By Angie Desrochers
This is the last day of my second year as an AmeriCorps VISTA and with it brings much reflection on community service and social change. Earlier today I was thinking about the amazing work that the VISTAs are doing around the state and I suddenly felt optimistic. I realized that there really are some very dedicated, passionate people in the world that are committed to making a change. I began to feel hopeful and for a minute let myself believe that there might come a time when we have no longer need AmeriCorps programs because we have been successful at eliminating poverty and creating sustainable communities. I am not so Polyanna-ish to think that that day will come to fruition in the near future, but for a moment I was able to envision it. For just a brief moment I stopped to conjure up visions of people being adequately housed and well fed; people properly educated so that they could fulfill their dreams. In this moment I deeply understood that volunteers do make a difference! Yes, in fact, I was quickly reminded me of some data I had seen indicating that in 2008 the United States had seen a substantial growth in the number and diversity of people volunteering!
Yet, I am admittedly a pessimist (or at least a realist) and quickly I was drawn back from my imaginary world of social equality by thoughts of sustainability. I know from experience that AmeriCorps VISTA projects focus on sustainability and capacity building, but how, as Americans, can we ensure that this growth continues? I immediately plunge into a deluge of negative thinking…obviously, we are all busy people. Most of us are hesitant to add an additional task to our already overburdened schedules and surely we cannot all stop our lives and selflessly devote an entire year to community service. Again I asked myself, “How can we sustain the growth in volunteerism and therefore improved families and communities?” Eureka! I have the answer!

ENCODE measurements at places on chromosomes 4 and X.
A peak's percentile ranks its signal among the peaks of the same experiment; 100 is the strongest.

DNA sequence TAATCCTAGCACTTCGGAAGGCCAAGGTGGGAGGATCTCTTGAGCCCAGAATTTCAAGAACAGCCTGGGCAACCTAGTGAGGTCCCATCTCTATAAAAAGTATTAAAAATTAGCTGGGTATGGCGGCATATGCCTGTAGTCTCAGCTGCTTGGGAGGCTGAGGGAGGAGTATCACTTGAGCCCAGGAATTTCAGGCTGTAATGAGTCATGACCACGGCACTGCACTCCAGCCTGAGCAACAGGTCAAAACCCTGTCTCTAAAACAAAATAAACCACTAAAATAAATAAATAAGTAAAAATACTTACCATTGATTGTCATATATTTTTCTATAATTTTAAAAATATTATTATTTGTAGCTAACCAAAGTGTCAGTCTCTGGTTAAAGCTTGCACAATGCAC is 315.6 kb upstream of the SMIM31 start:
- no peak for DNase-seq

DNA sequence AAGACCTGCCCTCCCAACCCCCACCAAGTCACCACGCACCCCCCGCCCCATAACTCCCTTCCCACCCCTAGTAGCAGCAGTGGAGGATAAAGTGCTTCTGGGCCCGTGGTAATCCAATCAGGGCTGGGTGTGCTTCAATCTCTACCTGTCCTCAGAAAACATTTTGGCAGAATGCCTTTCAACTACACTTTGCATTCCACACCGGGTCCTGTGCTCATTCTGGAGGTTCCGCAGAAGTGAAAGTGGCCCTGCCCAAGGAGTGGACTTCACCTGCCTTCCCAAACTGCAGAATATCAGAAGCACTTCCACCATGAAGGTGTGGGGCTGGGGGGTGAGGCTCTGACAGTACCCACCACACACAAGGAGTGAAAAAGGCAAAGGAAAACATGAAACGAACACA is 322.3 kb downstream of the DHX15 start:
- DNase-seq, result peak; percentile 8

The answer can be found in a slightly revised and expanded definition of volunteerism. It is rooted in traditional values and inspired by the words of Martin Luther King Jr. This definition proposes that volunteerism include such acts as smiling at a homeless person to show that we still have respect for them as a human being or shoveling an elderly neighbor’s drive way to ensure their safety. I believe that when we all incorporate this definition of volunteerism into our lives and commit to making these small changes we will surely begin to see real and sustainable changes in our communities. I believe it is important to take the time to understand how people become impoverished and disenfranchised and to stand in solidarity with them. It is from this level of acceptance that we will find the remedy to for our ailing world.
Yes, if you want to say that I was a drum major, say that I was a drum major for justice. (Amen) Say that I was a drum major for peace. (Yes) I was a drum major for righteousness. And all of the other shallow things will not matter. (Yes) I won’t have any money to leave behind. I won’t have the fine and luxurious things of life to leave behind. But I just want to leave a committed life behind. (Amen) And that’s all I want to say.
If I can help somebody as I pass along,
If I can cheer somebody with a word or song,
If I can show somebody he’s traveling wrong,
Then my living will not be in vain.
—Martin Luther King Jr. Drum Major Instinct, Ebenezer Baptist Church, Atlanta, Georgia, on 4 February 1968
Angie Desrochers is an AmeriCorps Alumni and a guest blogger.